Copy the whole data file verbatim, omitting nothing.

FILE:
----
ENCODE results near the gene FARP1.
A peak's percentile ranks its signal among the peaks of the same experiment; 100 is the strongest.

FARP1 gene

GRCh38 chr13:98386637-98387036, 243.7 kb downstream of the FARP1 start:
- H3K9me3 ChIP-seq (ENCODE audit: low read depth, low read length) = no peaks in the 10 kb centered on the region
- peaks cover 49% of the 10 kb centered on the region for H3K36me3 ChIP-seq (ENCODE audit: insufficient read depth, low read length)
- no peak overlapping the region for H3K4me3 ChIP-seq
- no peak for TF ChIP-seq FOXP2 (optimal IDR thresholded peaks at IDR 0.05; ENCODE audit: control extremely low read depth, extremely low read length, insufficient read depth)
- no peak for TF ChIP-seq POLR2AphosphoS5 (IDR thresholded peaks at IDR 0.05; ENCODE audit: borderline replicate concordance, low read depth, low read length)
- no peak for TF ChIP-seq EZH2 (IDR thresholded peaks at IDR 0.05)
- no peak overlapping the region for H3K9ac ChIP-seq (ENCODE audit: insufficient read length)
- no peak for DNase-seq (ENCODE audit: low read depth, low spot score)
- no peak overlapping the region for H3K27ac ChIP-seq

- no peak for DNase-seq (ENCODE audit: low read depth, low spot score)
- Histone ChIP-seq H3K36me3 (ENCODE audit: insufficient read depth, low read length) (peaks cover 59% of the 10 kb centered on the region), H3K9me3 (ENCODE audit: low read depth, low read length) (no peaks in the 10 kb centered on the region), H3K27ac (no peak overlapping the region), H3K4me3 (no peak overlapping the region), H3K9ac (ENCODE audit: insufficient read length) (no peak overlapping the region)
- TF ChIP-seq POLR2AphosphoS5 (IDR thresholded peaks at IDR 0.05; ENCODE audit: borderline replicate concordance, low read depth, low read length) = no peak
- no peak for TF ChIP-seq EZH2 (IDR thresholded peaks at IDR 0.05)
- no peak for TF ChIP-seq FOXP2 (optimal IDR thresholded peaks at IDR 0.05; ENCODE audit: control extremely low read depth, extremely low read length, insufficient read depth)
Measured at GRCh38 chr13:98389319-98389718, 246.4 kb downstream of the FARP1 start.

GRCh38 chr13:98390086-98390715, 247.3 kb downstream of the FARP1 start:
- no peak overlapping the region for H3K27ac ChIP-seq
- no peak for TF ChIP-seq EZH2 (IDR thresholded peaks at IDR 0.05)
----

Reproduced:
ENCODE results near the gene FARP1.
A peak's percentile ranks its signal among the peaks of the same experiment; 100 is the strongest.

FARP1 gene

GRCh38 chr13:98386637-98387036, 243.7 kb downstream of the FARP1 start:
- H3K9me3 ChIP-seq (ENCODE audit: low read depth, low read length) = no peaks in the 10 kb centered on the region
- peaks cover 49% of the 10 kb centered on the region for H3K36me3 ChIP-seq (ENCODE audit: insufficient read depth, low read length)
- no peak overlapping the region for H3K4me3 ChIP-seq
- no peak for TF ChIP-seq FOXP2 (optimal IDR thresholded peaks at IDR 0.05; ENCODE audit: control extremely low read depth, extremely low read length, insufficient read depth)
- no peak for TF ChIP-seq POLR2AphosphoS5 (IDR thresholded peaks at IDR 0.05; ENCODE audit: borderline replicate concordance, low read depth, low read length)
- no peak for TF ChIP-seq EZH2 (IDR thresholded peaks at IDR 0.05)
- no peak overlapping the region for H3K9ac ChIP-seq (ENCODE audit: insufficient read length)
- no peak for DNase-seq (ENCODE audit: low read depth, low spot score)
- no peak overlapping the region for H3K27ac ChIP-seq

- no peak for DNase-seq (ENCODE audit: low read depth, low spot score)
- Histone ChIP-seq H3K36me3 (ENCODE audit: insufficient read depth, low read length) (peaks cover 59% of the 10 kb centered on the region), H3K9me3 (ENCODE audit: low read depth, low read length) (no peaks in the 10 kb centered on the region), H3K27ac (no peak overlapping the region), H3K4me3 (no peak overlapping the region), H3K9ac (ENCODE audit: insufficient read length) (no peak overlapping the region)
- TF ChIP-seq POLR2AphosphoS5 (IDR thresholded peaks at IDR 0.05; ENCODE audit: borderline replicate concordance, low read depth, low read length) = no peak
- no peak for TF ChIP-seq EZH2 (IDR thresholded peaks at IDR 0.05)
- no peak for TF ChIP-seq FOXP2 (optimal IDR thresholded peaks at IDR 0.05; ENCODE audit: control extremely low read depth, extremely low read length, insufficient read depth)
Measured at GRCh38 chr13:98389319-98389718, 246.4 kb downstream of the FARP1 start.

GRCh38 chr13:98390086-98390715, 247.3 kb downstream of the FARP1 start:
- no peak overlapping the region for H3K27ac ChIP-seq
- no peak for TF ChIP-seq EZH2 (IDR thresholded peaks at IDR 0.05)